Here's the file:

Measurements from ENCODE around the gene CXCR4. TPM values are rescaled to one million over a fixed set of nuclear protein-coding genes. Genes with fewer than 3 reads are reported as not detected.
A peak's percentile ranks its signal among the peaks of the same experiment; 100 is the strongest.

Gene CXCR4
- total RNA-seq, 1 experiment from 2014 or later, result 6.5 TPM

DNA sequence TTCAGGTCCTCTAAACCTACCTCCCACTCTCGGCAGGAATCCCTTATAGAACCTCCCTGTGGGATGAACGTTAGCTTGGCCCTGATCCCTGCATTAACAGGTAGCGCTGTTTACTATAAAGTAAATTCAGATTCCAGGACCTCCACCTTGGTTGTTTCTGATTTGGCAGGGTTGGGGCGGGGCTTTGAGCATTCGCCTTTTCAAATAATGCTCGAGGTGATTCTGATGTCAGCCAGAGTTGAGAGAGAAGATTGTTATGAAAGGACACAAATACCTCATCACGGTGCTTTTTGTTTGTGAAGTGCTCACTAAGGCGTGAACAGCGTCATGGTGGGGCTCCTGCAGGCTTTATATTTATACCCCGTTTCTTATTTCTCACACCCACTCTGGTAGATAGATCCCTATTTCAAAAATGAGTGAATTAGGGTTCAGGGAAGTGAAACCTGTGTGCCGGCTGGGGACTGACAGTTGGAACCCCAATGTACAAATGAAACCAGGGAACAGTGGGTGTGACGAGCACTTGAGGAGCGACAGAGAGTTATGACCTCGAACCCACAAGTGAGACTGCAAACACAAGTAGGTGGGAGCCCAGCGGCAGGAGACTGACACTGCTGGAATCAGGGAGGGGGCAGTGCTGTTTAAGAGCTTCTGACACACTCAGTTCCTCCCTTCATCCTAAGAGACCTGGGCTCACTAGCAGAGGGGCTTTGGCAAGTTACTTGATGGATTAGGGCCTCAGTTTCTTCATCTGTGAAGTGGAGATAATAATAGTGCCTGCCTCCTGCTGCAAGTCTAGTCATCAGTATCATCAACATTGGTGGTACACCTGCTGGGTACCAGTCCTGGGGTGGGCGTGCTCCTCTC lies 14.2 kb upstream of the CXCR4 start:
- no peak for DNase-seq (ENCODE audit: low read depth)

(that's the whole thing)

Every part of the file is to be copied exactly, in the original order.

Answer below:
Measurements from ENCODE around the gene CXCR4. TPM values are rescaled to one million over a fixed set of nuclear protein-coding genes. Genes with fewer than 3 reads are reported as not detected.
A peak's percentile ranks its signal among the peaks of the same experiment; 100 is the strongest.

Gene CXCR4
- total RNA-seq, 1 experiment from 2014 or later, result 6.5 TPM

DNA sequence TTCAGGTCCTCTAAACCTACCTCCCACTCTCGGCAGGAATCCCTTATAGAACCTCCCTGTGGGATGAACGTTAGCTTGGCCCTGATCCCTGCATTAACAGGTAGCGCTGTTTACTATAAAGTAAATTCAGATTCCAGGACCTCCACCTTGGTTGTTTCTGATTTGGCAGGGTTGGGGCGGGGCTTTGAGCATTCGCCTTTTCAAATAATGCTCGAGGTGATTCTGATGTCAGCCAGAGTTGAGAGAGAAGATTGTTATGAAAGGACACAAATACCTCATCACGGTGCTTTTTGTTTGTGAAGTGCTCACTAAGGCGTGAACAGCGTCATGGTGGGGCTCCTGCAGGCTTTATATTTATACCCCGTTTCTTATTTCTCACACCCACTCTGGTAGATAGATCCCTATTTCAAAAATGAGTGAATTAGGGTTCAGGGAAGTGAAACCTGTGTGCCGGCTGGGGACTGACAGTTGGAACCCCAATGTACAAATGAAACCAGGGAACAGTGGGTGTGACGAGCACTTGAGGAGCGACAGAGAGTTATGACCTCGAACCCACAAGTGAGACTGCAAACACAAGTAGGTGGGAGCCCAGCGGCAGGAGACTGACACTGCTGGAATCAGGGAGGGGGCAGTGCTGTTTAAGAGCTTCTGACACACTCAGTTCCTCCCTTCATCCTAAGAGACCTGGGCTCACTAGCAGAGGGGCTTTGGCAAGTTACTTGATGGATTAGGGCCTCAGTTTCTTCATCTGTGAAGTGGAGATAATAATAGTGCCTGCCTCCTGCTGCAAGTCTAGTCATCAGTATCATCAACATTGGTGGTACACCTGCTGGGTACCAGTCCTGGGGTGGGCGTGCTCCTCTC lies 14.2 kb upstream of the CXCR4 start:
- no peak for DNase-seq (ENCODE audit: low read depth)